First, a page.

Reunion Reports

By Staff
1 / 3
Pictured left to right President Gordon E. Smith, son John and Gordon's Dad, Harry Smith of Orillia. Three generations taken on the President's 14 hp Waterloo at the Reunion at Milton.
2 / 3
Here is a picture of my old popcorn wagon, year 1914, Steam Engine Model ECX, No. 29025. I am looking for a service manual catalog or parts for the wagon.
3 / 3
Part of the attendance at the Early American Steam Engine and Old Equipment Society Banquet. Photo courtesy of Frank L. McGuffin, 3531 Tea Street, N. W., Washington 7, D.C.


‘A huge success’ was the President’s remarks of the
2nd Annual Reunion of the Ontario Steam and Antique Preserver’s

The entertaining 3 day show was presented for around 25,000
visitors at Milton Fair Grounds over Labor Day week-end.

The crowd started to form early Friday morning, when the last of
the rumbling steam engines of yesteryear entered the grounds. The
numbers swelled in the afternoon to see the antique display and the
demonstration of sawing, threshing and other machinery in action,
along with the antique cars.

Friday evening Bill Long of Hamilton CHCH-TV and his variety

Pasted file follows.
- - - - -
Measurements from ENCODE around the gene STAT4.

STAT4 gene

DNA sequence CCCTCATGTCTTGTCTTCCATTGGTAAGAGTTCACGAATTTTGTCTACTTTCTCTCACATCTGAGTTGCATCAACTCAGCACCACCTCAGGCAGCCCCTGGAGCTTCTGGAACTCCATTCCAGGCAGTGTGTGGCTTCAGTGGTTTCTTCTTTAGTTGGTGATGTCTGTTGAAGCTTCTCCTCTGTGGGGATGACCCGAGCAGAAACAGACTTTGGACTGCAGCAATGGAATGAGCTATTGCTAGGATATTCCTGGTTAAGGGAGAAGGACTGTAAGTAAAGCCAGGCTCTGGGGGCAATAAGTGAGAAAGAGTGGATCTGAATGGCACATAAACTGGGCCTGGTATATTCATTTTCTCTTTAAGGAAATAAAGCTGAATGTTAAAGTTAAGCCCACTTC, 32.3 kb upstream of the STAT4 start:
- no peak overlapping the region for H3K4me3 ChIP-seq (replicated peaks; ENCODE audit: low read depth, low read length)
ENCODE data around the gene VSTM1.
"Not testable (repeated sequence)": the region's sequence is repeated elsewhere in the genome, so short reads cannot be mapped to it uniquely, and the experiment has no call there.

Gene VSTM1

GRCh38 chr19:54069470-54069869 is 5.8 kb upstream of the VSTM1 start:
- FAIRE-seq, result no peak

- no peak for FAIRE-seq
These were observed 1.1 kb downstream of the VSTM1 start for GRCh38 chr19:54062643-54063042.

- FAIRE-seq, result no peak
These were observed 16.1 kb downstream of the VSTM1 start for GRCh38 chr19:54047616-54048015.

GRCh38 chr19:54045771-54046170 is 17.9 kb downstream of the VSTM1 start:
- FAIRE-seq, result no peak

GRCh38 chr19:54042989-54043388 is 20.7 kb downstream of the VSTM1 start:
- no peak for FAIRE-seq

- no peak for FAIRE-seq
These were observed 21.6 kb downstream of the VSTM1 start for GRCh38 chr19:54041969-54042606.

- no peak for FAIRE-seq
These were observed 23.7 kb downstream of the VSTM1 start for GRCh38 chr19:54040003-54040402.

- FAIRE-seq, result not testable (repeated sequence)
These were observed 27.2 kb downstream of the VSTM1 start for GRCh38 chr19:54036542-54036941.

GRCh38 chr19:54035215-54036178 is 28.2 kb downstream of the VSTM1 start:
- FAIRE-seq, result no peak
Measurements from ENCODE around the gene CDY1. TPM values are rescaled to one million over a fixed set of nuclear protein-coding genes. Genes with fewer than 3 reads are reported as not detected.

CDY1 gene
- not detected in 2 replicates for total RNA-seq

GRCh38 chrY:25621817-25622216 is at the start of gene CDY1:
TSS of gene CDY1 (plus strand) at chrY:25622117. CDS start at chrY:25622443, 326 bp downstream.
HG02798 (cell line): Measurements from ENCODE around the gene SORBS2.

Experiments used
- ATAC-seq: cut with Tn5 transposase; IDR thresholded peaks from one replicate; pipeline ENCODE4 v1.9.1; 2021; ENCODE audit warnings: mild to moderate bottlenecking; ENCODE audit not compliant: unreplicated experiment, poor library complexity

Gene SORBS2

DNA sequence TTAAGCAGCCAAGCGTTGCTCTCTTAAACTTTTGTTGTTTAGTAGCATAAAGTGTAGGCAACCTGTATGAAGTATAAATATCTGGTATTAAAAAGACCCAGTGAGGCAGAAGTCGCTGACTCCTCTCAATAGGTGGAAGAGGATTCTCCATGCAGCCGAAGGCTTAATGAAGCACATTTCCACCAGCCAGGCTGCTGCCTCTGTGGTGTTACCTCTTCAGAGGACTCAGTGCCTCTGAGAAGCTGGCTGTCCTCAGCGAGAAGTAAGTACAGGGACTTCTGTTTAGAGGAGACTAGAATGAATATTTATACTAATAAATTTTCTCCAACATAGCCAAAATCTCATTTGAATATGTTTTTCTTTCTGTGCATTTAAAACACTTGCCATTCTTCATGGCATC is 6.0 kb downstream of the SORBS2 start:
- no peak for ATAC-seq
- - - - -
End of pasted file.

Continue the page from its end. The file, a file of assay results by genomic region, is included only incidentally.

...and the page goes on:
group put on a show in front of the grandstand, which had to be cut
short due to showers.

Saturday morning the grounds were investigated by many more;
thousands watched the noon-hour parade of steam engines, tractors
and horses led by the Milton Girls Kilty band, along the main
street. On entering the grounds all the other pieces of equipment
joined in, making the parade at least one hour long past the
grandstand. After the parade the Reunion was officially opened by
the Honorable Mr. William Stewart, Minister of Agriculture, who was
ahead of the parade in an open Antique car, owned and driven by
Fred Thompson. He was accompanied by the Club President, Gordon E.
Smith, Orillia, and Mayor Childs of Milton.

In the afternoon the peak of attendance invaded the grounds to
study the machines and view an entertaining program as nearly 100
pieces of machinery went through their paces.

An old time and modern dance was held in the Arena Saturday
night, with music provided by Bill Long and his Jamboree Band.